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National Christian Association (1860-1983) | Archival Collections at Wheaton College

Name: National Christian Association (1860-1983)


Historical Note:

Oath-bound secret orders, although today relatively insignificant, have existed for centuries, usually in the margins of civil life. Clandestine orders such as Freemasonry and Yale University’s infamous “Skull & Bones” have touched prominent posts in U.S. politics since the nation’s earliest years. The mystique of the secret society is perennially alluring.

Aside from its fraternal appeal and exclusive membership, an order ostensibly advocates morals and patriotism, certainly praiseworthy. For decades many Christians believe that secret societies operate from an essentially pagan heart and confuses or blatantly contradicts non-negotiable fundamentals of the Christian faith, such as the Bible representing the unique revelation of God, or Christ’s atonement as the only means of salvation.

Anti-masonic sentiment achieved its shrillest pitch in 1826 when Capt. William Morgan published an expose of Freemasonry. According to the popular account, he was abducted by incensed Lodge members and drowned in the Niagara River in New York. In the ensuing hysteria, thousands of frightened men quit the Lodge, and Masons were barred from churches. A glut of anti-Masonic literature appeared, unblushingly explaining its ceremonies, oaths and rituals. Presently the Anti-Masonic Party formed. However, in spite of the suspicion leveled against it, the Lodge continued and even increased in the decades following.

In response, The National Christian Association (NCA) appeared in the 1860s, inspired by the suggestion of two Free Methodist ministers, N.D. Fanning and C.H. Underwood. The NCA determined to oppose the insidious influence of societies and, through tracts, lectures and sermons, introduce those embroiled with orders, both Christian and non, to the freedom promised by Jesus Christ, who performed His ministry not secretly but openly (John 8:12).

The publishing arm of the NCA, The Christian Cynosure, was established in 1868, purposing to warn Christians about “secretism.” The paper was born of a suggestion by Philo Carpenter, a wealthy Chicago merchant who heavily funded The Cynosure, and donated a building for its headquarters. The NCA, although not affiliated with a church or denomination, always welcomed financial support from those institutions.

Its driving force and first president, Jonathan Blanchard, also first president of Wheaton College, vehemently opposed the Lodge in all its variations. Next to slavery, he considered it the most diabolical institution flourishing on American soil practiced by civilized men. His son, Charles, served as the NCA’s first lecturer.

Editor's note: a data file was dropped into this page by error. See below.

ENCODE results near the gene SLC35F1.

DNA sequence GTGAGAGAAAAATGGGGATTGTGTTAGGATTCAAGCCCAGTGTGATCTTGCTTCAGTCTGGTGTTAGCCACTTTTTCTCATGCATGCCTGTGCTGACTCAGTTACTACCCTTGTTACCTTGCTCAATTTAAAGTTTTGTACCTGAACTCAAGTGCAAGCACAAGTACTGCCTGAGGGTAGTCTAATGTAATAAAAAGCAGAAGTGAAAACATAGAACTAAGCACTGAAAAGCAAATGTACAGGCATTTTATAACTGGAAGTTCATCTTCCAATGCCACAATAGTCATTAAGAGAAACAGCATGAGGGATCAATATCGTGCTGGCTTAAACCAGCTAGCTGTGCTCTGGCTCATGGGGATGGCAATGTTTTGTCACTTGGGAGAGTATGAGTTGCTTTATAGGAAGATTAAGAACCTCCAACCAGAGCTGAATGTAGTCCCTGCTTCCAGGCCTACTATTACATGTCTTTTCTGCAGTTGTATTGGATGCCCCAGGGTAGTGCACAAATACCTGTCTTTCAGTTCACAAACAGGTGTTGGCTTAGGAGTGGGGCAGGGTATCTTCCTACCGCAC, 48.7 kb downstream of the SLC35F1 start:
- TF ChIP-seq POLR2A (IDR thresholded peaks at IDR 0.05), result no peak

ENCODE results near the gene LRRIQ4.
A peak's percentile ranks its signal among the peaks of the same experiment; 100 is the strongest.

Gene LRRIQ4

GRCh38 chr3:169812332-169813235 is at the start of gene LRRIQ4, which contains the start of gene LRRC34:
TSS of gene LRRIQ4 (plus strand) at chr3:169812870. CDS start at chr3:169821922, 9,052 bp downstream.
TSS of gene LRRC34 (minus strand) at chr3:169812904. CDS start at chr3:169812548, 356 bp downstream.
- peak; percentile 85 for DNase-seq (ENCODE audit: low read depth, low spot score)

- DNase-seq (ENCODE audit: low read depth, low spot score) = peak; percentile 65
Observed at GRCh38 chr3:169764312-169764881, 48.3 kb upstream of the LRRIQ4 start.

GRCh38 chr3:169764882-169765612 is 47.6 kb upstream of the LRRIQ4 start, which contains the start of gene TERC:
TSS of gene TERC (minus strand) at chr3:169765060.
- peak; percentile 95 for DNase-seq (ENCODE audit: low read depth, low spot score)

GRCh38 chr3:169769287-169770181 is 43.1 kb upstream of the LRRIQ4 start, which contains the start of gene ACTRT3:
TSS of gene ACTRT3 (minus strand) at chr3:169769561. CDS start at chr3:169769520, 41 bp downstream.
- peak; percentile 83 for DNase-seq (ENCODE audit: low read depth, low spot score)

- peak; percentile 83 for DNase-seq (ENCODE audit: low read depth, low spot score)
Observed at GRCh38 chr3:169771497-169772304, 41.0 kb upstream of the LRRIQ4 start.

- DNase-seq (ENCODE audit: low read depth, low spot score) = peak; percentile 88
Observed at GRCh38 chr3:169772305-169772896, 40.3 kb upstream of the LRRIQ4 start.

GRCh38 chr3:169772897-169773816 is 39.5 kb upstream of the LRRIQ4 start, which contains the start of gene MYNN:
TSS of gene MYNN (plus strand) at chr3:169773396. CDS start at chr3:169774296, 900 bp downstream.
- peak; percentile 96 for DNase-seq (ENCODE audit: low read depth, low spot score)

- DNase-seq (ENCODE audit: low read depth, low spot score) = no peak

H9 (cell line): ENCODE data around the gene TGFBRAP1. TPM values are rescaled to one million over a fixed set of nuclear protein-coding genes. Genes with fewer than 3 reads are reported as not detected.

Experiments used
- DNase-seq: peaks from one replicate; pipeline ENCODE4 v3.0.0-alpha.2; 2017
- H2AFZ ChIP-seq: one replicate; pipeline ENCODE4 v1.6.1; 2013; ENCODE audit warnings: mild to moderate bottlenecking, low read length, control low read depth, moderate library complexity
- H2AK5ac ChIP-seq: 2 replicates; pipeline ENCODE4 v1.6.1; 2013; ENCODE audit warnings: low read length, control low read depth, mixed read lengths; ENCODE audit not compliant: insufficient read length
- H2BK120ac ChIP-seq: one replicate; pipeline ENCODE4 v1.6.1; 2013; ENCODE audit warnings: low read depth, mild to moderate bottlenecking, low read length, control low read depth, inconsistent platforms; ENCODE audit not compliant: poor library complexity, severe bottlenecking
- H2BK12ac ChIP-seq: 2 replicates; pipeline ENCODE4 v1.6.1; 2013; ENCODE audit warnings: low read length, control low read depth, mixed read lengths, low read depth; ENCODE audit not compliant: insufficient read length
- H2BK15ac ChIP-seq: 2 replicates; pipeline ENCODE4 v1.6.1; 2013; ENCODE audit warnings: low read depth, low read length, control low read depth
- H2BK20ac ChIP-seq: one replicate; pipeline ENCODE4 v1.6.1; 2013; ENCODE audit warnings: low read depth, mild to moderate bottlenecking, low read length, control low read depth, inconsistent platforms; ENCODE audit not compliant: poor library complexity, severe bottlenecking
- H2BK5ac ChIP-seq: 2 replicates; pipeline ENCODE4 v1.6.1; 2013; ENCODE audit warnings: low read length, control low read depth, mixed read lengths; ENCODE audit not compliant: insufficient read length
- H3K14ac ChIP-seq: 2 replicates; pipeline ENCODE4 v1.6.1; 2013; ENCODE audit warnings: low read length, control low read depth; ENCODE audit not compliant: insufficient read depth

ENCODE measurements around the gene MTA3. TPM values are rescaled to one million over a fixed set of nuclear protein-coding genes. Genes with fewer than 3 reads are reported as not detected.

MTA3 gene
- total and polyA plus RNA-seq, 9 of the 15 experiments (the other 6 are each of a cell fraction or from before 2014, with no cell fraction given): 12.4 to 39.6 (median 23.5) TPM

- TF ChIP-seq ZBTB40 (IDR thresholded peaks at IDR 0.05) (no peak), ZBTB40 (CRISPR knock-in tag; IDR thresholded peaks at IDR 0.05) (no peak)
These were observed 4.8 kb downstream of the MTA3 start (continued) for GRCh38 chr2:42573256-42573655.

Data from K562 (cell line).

Working in sympathy with the Blanchards was Charles G. Finney of Oberlin College. Finney, Mason Third Degree, converted to Christ, then attended his Lodge as usual; but there he experienced an unaccountably depressed spirit. Examining himself and the Lodge, he quit, realizing that his “…new life instinctively and irresistibly recoiled from any fellowship with what I now regarded as ‘the unfruitful works of darkness.’” Later Finney assisted in preparing The Cynosure for publication and traveled widely, addressing audiences concerning the evils of fraternal orders.

One of the NCA’s ambitions was challenging the Lodge’s dubious claim that its tenets were based firmly upon scriptural principles. For instance, this statement from the Masonic Creed: “There is one God, the Father of all men.” Although the NCA advocated the monism of God, it flatly denied His universal fatherhood.

In addition to Freemasonry, the NCA stood foursquare against the Oddfellows, Elks and the Ku Klux Klan, among scores of other lesser-known orders. As The Cynosure’s circulation broadened, it also addressed Mormonism, Christian Science, Liberalism and Communism, featuring articles from prominent pastors, politicians and ex-cultists.

The NCA also promoted the Sunday School, “one of our most indispensable institutions,” noting that “98 per cent of all Sunday School trained boys and girls never get into any serious trouble or crime.”

In the 1930s, The Cynosure’s management passed from interdenominational circles to Christian Reformed Church (CRC) hands, although its anti-order emphasis remained. During the 1950s, the NCA’s advisory council included pulpit luminaries such as V. Raymond Edman, president of Wheaton College; Evan Welsh, Chaplain, Wheaton College; and A.W. Tozer, pastor and author.

Eventually the Lodge’s influence diminished and an array of post-1950s ills emerged; consequently The Cynosure’s circulation waned. Bidding its readers a grateful farewell, the paper folded in 1983.

Note Author: Wheaton College Archives & Special Collections staff






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